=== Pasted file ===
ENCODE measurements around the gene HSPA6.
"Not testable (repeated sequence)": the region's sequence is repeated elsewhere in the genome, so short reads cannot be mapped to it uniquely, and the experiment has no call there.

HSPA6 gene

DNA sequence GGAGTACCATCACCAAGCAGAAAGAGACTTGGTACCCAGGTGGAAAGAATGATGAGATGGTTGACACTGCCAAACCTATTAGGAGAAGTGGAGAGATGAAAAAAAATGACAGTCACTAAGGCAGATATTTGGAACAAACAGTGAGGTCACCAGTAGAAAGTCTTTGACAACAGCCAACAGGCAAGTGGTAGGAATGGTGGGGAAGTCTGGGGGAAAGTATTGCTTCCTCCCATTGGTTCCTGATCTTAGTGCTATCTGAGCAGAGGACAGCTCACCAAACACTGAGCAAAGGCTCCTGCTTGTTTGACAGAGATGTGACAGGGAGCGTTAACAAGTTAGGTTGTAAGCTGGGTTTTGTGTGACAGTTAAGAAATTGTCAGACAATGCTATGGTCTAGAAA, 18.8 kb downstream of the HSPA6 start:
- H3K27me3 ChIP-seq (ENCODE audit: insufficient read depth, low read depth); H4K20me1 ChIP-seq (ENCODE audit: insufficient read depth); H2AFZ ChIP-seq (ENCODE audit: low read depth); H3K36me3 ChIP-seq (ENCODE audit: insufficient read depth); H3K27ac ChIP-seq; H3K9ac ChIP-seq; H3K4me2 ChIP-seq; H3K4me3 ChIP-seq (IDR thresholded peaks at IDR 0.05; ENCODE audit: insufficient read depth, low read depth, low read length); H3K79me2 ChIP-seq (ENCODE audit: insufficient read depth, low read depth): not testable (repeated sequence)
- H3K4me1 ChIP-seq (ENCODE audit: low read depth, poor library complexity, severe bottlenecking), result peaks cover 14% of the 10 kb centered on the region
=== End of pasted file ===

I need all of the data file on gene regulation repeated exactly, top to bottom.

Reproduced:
ENCODE measurements around the gene HSPA6.
"Not testable (repeated sequence)": the region's sequence is repeated elsewhere in the genome, so short reads cannot be mapped to it uniquely, and the experiment has no call there.

HSPA6 gene

DNA sequence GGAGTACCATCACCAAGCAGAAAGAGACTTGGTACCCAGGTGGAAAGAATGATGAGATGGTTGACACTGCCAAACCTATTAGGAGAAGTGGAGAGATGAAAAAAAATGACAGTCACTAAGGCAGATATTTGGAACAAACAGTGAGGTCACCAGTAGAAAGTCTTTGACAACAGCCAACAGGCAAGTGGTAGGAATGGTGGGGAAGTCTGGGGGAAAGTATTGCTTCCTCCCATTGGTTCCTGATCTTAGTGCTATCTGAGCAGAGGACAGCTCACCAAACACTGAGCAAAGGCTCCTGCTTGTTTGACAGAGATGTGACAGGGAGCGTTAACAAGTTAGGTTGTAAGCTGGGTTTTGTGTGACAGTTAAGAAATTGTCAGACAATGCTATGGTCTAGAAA, 18.8 kb downstream of the HSPA6 start:
- H3K27me3 ChIP-seq (ENCODE audit: insufficient read depth, low read depth); H4K20me1 ChIP-seq (ENCODE audit: insufficient read depth); H2AFZ ChIP-seq (ENCODE audit: low read depth); H3K36me3 ChIP-seq (ENCODE audit: insufficient read depth); H3K27ac ChIP-seq; H3K9ac ChIP-seq; H3K4me2 ChIP-seq; H3K4me3 ChIP-seq (IDR thresholded peaks at IDR 0.05; ENCODE audit: insufficient read depth, low read depth, low read length); H3K79me2 ChIP-seq (ENCODE audit: insufficient read depth, low read depth): not testable (repeated sequence)
- H3K4me1 ChIP-seq (ENCODE audit: low read depth, poor library complexity, severe bottlenecking), result peaks cover 14% of the 10 kb centered on the region